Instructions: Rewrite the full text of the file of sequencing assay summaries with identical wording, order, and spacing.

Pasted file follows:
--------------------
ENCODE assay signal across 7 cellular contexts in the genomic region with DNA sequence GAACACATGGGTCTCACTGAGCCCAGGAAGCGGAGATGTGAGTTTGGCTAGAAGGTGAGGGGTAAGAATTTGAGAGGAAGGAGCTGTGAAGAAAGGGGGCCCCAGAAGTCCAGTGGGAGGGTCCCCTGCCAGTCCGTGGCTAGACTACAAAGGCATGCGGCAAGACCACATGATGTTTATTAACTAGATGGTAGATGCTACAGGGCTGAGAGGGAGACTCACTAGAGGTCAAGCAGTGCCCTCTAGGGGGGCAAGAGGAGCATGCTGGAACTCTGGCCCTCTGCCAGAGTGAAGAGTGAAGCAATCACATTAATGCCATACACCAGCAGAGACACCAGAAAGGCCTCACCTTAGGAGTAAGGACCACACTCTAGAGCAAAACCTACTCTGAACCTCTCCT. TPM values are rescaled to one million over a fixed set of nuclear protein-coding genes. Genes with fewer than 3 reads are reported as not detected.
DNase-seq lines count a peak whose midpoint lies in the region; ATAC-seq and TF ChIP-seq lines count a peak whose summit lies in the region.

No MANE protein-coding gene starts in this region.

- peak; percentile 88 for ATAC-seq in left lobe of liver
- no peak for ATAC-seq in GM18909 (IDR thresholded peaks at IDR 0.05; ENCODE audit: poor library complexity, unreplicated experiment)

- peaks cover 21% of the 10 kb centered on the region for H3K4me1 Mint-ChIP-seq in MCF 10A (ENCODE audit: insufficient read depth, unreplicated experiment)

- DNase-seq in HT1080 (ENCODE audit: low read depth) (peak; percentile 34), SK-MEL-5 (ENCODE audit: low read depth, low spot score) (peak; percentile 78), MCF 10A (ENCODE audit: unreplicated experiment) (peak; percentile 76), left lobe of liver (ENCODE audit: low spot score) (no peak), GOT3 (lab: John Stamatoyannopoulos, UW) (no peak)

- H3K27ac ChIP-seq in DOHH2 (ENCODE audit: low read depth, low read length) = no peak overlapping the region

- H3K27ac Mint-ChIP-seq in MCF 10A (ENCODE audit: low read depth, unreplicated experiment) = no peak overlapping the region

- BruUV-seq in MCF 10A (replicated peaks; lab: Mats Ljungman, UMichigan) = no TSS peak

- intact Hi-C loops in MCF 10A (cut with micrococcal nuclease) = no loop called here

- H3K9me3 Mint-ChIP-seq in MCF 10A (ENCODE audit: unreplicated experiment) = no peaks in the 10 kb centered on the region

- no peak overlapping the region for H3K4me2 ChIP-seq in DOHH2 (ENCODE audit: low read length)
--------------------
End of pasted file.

ENCODE assay signal across 7 cellular contexts in the genomic region with DNA sequence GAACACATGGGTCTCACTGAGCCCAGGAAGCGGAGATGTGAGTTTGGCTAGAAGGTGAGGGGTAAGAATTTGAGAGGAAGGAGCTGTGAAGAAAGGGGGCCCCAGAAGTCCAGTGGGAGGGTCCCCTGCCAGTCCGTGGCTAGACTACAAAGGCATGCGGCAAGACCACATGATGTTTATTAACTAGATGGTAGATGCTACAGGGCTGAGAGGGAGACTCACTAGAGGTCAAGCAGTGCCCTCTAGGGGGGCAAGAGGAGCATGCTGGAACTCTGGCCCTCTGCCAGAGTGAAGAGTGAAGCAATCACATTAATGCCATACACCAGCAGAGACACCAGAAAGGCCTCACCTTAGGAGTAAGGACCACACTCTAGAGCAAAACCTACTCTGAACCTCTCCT. TPM values are rescaled to one million over a fixed set of nuclear protein-coding genes. Genes with fewer than 3 reads are reported as not detected.
DNase-seq lines count a peak whose midpoint lies in the region; ATAC-seq and TF ChIP-seq lines count a peak whose summit lies in the region.

No MANE protein-coding gene starts in this region.

- peak; percentile 88 for ATAC-seq in left lobe of liver
- no peak for ATAC-seq in GM18909 (IDR thresholded peaks at IDR 0.05; ENCODE audit: poor library complexity, unreplicated experiment)

- peaks cover 21% of the 10 kb centered on the region for H3K4me1 Mint-ChIP-seq in MCF 10A (ENCODE audit: insufficient read depth, unreplicated experiment)

- DNase-seq in HT1080 (ENCODE audit: low read depth) (peak; percentile 34), SK-MEL-5 (ENCODE audit: low read depth, low spot score) (peak; percentile 78), MCF 10A (ENCODE audit: unreplicated experiment) (peak; percentile 76), left lobe of liver (ENCODE audit: low spot score) (no peak), GOT3 (lab: John Stamatoyannopoulos, UW) (no peak)

- H3K27ac ChIP-seq in DOHH2 (ENCODE audit: low read depth, low read length) = no peak overlapping the region

- H3K27ac Mint-ChIP-seq in MCF 10A (ENCODE audit: low read depth, unreplicated experiment) = no peak overlapping the region

- BruUV-seq in MCF 10A (replicated peaks; lab: Mats Ljungman, UMichigan) = no TSS peak

- intact Hi-C loops in MCF 10A (cut with micrococcal nuclease) = no loop called here

- H3K9me3 Mint-ChIP-seq in MCF 10A (ENCODE audit: unreplicated experiment) = no peaks in the 10 kb centered on the region

- no peak overlapping the region for H3K4me2 ChIP-seq in DOHH2 (ENCODE audit: low read length)